A Manawatū meat plant has been fined $350,000 after an employee died while using a modified meal bagging machine last year.
In April 2021, 47-year-old Dwayne Summers was trapped and crushed to death while using a meal bagging machine at Kakariki Proteins Limited.
WorkSafe investigated the incident and discovered that the machine involved was a replica of one installed at the site, but had been modified to fit in a new location.
The change posed a significant crush hazard and additionally removed barriers that kept the worker away from exposed moving parts, WorkSafe said today.
The investigation revealed that Karariki Proteins failed to carry out an adequate risk assessment on the replica, did not train its staff to use the machine correctly and failed to adequately supervise them.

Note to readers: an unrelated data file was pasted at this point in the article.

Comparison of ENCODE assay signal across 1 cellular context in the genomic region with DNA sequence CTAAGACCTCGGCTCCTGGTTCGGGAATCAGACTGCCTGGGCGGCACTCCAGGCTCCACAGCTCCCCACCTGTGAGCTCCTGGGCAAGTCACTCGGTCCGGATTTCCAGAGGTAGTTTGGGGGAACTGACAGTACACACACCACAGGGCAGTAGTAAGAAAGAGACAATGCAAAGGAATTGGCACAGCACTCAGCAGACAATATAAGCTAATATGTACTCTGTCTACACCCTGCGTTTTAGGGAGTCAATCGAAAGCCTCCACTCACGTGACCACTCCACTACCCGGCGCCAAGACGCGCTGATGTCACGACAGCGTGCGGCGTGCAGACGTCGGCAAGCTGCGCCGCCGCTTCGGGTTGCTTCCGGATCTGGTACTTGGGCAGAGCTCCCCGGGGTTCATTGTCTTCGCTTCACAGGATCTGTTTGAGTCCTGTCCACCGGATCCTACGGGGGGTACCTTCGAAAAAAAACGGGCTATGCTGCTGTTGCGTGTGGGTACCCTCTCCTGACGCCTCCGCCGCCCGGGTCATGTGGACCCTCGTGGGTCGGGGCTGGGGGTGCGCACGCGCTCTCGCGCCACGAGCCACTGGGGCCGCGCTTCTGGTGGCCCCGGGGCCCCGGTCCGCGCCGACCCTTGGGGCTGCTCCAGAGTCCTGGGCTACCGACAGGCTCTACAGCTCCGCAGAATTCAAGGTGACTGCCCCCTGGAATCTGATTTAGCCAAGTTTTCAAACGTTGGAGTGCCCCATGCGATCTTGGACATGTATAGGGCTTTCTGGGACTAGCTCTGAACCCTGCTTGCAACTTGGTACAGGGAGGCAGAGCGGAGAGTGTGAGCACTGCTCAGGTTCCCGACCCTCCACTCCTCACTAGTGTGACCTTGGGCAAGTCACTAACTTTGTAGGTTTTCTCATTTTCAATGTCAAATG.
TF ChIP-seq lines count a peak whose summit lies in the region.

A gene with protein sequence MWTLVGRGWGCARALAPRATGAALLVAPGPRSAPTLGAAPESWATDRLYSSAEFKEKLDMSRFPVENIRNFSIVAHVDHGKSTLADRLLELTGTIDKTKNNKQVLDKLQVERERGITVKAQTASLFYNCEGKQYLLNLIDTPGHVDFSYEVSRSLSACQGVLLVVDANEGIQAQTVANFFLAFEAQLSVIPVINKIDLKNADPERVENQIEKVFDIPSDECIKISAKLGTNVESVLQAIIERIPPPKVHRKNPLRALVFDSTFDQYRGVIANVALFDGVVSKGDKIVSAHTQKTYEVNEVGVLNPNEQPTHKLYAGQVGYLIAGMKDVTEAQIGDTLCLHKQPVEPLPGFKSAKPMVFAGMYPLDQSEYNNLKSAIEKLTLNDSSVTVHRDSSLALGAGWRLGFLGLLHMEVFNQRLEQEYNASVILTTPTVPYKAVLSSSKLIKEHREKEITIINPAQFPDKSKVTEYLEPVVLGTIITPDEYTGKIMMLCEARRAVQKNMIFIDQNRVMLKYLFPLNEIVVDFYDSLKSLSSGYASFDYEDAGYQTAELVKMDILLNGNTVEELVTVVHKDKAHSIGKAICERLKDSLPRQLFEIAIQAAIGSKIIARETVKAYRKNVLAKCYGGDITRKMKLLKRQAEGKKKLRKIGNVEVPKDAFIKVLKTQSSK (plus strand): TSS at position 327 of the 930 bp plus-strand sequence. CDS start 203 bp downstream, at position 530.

There was also no easily accessible lockable isolation switch to stop the machine quickly in an emergency.
Kakariki Proteins Limited was sentenced this morning in Palmerston North District Court for failing to ensure the health and safety of its workers.
The company was ordered to pay a $350,000 fine and $130,000 in reparations to the victim’s family.
Paul West, area survey manager at WorkSafe, said it was the responsibility of companies to identify hazards when installing new equipment.
“It sounds simple but is so often missed. You may have a machine that works perfectly fine, but if you move it or duplicate it, ask yourself how the device is going to be used and if a hazard has been introduced.
“If you hire a consultant, make sure they are competent in the work you are asking them to do.”
West said the findings of the survey go beyond a single industry and a single site.
“As a country, we owe it to victims like Dwayne Summers to pay more attention to modified machinery.”